Walking With Wikis

Hynerpeton, a type of amphibian.

Amphibians are a monophyletic grouping of basal tetrapods -

A Seymouria, lurking in the shadows of the early Permian.

four-legged vertebrate animals that have to exist in both aquatic and terrestrial environments. Existing since the Devonian time period (when the amphibians began to emerge onto land and even dig crude burrows to escape the heat of the sun), their closest relatives potentially are lungfish of Africa, Australia and South America, whose fry closely resemble the larvae of some amphibians (and vice versa). Most amphibians have four legs, but some have only two, while the caecilians got rid of legs altogether. Many amphibians (especially those living in the tropics) are endangered.

Known Species

Impossible Pictures has shown the following amphibian species:

- Hynerpeton: An early tetrapod of the Devonian (Walking with monsters, ep 1), it was shown hunting small invertebrates like scorpions, and being food for large creatures, such as the huge lobe-finned fish Hyneria and fresh-water sharks.

- ProterogyrinusA later amphibian that lived during the Carboniferous (Walking with monsters, ep 2). It was actually an anthracosaur, a relative of amniotes. It was shown hunting such creatures as Arthropleura and Meganeura, but it was mainly used by the show as a general stand-in for all of the Carboniferous amphibians. It played a secondary, or even a tertiary role in the episode's narration, and it died out when the reptiles evolved by the early Permian time period.

- Seymouria: Another Anthracosaur from the early Permian (Walking with monsters, ep 2). It was a secondary character of that episode, harassing a Dimetrodon's nest, but eventually killed by another Dimetrodon. Seymouria served as an example as to how amphibians got overshadowed by the amniotes ("Reptiles") on land quite quickly: crocodile-like Proterogyrinus and much-smaller Seymoria are shown almost side-by-side with their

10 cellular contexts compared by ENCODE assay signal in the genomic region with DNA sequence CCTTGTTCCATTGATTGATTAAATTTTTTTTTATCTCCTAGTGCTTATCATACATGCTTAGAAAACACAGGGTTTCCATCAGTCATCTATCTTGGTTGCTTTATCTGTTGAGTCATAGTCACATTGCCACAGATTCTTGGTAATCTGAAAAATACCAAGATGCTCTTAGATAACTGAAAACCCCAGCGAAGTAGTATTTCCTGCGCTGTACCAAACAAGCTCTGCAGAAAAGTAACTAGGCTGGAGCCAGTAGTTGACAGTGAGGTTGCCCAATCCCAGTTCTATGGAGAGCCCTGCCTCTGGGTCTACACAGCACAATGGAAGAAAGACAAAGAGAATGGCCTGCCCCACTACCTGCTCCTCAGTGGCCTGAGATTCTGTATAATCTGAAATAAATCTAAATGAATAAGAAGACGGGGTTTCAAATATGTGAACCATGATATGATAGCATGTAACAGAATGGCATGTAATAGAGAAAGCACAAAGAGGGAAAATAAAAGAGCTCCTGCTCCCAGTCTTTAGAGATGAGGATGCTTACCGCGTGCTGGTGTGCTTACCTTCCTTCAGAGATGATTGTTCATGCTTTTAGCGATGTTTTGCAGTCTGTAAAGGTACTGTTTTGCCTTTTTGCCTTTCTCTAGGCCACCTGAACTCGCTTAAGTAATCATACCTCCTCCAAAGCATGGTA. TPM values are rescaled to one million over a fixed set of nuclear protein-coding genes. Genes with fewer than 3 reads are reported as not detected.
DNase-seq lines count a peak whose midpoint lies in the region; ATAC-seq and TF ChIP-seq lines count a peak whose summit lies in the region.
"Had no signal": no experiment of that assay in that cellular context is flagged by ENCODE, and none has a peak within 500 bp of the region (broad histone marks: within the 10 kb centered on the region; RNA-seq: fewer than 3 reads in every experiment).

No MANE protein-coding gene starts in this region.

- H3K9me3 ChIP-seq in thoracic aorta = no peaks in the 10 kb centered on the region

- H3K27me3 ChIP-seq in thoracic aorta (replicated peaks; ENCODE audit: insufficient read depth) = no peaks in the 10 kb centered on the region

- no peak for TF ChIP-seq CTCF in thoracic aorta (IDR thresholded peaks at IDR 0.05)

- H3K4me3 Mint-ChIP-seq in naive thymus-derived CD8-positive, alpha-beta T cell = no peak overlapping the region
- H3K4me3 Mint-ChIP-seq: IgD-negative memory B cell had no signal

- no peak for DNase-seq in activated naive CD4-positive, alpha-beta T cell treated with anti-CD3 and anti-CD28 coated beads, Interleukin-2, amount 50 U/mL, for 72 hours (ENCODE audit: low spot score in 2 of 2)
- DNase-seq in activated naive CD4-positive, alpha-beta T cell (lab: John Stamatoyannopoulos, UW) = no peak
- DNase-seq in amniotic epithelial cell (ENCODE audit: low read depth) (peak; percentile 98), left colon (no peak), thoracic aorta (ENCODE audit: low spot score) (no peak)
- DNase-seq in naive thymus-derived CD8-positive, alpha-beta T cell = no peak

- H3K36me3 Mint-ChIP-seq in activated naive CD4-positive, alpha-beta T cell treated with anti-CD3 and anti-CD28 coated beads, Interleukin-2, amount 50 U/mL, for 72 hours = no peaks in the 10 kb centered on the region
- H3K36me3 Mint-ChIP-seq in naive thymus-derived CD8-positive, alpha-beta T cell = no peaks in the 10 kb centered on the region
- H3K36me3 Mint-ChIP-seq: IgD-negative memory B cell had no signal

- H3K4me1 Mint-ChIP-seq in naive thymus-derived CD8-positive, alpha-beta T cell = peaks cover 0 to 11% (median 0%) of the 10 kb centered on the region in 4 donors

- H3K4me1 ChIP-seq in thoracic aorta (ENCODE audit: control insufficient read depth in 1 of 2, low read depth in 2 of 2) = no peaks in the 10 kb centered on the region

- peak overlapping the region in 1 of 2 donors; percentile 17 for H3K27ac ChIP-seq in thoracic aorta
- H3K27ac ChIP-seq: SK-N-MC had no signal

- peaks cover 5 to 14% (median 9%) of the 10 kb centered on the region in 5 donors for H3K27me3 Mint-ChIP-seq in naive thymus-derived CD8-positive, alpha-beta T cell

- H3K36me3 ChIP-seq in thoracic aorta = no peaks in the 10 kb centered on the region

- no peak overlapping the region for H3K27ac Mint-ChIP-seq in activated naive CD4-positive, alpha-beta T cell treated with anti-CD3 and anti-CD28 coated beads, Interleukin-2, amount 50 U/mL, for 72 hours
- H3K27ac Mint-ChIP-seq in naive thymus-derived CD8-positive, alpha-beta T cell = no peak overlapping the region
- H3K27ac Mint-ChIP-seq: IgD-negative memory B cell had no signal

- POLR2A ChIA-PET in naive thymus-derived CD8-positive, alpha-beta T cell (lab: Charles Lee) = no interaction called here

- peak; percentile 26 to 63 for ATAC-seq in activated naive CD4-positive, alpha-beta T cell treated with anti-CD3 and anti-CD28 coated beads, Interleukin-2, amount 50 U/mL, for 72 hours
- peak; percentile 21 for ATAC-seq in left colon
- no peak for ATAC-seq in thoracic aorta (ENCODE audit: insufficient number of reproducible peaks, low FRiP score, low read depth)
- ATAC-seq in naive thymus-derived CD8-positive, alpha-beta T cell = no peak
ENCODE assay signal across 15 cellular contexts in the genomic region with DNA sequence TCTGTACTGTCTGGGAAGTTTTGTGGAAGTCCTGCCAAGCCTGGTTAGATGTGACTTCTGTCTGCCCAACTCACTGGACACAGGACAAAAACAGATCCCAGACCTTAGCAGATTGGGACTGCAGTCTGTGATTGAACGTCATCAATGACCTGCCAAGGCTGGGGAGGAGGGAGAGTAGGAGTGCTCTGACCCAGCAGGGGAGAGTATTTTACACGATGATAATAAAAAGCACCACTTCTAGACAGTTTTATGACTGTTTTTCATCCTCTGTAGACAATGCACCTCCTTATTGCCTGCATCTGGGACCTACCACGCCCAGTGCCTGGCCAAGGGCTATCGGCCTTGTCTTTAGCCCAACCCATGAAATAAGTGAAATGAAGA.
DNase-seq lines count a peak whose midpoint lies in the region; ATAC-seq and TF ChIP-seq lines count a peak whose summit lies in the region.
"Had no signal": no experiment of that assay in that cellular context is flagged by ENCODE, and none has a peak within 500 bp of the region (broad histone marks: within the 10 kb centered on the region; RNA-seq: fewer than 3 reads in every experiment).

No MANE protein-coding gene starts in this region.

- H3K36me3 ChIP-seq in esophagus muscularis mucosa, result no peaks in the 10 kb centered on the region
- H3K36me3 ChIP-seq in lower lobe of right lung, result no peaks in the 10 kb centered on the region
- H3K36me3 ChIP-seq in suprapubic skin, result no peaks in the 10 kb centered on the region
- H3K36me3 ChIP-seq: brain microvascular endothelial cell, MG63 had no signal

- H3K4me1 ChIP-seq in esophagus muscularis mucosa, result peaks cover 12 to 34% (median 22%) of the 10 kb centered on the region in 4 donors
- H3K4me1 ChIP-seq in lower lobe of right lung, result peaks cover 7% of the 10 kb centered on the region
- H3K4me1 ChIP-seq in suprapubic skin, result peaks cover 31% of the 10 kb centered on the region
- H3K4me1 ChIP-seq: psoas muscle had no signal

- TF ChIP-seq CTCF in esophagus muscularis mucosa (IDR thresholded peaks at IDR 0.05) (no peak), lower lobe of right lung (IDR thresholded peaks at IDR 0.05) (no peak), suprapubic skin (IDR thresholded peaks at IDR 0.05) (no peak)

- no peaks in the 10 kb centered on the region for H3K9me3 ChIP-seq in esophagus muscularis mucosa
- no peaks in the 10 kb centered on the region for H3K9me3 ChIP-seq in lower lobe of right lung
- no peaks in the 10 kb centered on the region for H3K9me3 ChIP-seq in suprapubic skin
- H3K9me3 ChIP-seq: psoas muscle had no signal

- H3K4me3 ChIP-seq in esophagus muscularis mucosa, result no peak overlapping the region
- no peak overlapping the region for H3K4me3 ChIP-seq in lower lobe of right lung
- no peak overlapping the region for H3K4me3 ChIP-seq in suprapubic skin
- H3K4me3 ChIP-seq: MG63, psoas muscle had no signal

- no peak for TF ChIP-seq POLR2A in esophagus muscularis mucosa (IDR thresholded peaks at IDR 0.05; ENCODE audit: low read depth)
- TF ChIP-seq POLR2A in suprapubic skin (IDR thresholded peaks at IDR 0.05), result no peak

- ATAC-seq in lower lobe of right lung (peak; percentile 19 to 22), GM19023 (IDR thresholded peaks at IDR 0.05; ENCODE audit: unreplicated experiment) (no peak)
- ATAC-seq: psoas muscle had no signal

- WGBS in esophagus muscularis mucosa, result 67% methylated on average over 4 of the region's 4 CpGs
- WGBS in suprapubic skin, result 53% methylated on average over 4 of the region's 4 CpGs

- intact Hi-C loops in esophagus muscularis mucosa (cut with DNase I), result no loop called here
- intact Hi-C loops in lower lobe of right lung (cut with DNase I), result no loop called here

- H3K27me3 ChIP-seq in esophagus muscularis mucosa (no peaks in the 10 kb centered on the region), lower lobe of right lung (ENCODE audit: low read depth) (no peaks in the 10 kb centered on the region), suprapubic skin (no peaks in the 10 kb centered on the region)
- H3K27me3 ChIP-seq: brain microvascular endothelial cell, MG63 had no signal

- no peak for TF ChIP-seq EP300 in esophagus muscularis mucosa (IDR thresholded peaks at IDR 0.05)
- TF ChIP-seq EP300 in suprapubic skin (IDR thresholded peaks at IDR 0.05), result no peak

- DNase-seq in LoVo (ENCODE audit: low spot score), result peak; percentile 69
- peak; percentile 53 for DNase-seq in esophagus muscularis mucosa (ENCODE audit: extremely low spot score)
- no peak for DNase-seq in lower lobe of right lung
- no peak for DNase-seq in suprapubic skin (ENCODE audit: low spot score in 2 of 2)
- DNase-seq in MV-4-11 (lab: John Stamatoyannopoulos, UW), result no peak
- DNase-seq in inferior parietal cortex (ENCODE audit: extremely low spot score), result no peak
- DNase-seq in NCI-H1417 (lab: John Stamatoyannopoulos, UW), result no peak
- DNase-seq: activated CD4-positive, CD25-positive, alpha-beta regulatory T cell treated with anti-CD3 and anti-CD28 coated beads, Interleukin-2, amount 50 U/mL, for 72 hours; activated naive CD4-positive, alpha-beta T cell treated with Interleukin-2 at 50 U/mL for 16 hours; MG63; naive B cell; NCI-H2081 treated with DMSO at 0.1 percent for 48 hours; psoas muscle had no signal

reptilian neighbors, Petrolacosaurus and the pelycosaurs of early Permian, and clearly illustrate the descent of amphibians from the dominant evolutionary roles.

- Labyrinthodont (Rhinesuchus): An amphibian from the late Permian (Walking with monsters, ep 3). It was a 'living fossil' of sorts, a remnant of the earlier, Carboniferous time that was stalked and eventually killed and eaten by a gorgonopsid - a protomammal ("Mammal-like reptile") (Non-mammalian synapsid). Unlike earlier amphibians, Rhinesuchus could hibernate in a torpid state by cocooning deep under a layer of mud, but it died out during the Permian-Triassic mass extinction all the same.

- Metoposaurs (Metoposaurus): Were a group of primitive amphibians from the early Triassic time period (Walking with dinosaurs, ep 1 - book only). They were similar to the bigger Mastodontosaurus, which lived at the same time, but in Europe, and to the earlier Rhinesuchus. They were fully aquatic, and this is why they were able to survive until the middle-Triassic, when first true aquatic reptiles, like Proterosuchus appeared and drove them into extinction.

- Mastodonsaurus: An amphibian from the early Triassic (Walking with dinosaurs, ep 1; Sea monsters, ep 1 - books only). This was an amphibian similar to Rhinesuchus in terms of ecology, but larger and more squat in shape. It is a background character in the books and by the middle Triassic it died out completely. -

-Koolasuchus: A temnospondyl from the middle to late Cretaceous (Walking with dinosaurs, ep 5). It was another 'living fossil', a remnant of the past that lived in Cretaceous Australia/New Zealand in an ecological niche similar to crocodilians - reptiles that had evolved by that time. It resembled a giant salamander in size and was an aquatic predator behavior-wise: it harassed dinosaur young, but was more successful as a scavenger instead. Like Rhinesuchus before it, it too could hibernate, by burying itself under mud, and like Rhinesuchus, it died out before its' dinosaur neighbors and contemporaries did.

- Tree frog: Is an anatomically modern frog that was sunning itself on a branch when a Leptictidium caught and ate it, using its' warm-blooded metabolism to gain advantage on the slower, cold-blooded amphibian.

File:449px-Laubfrosch cropped.jpg

Tree frog.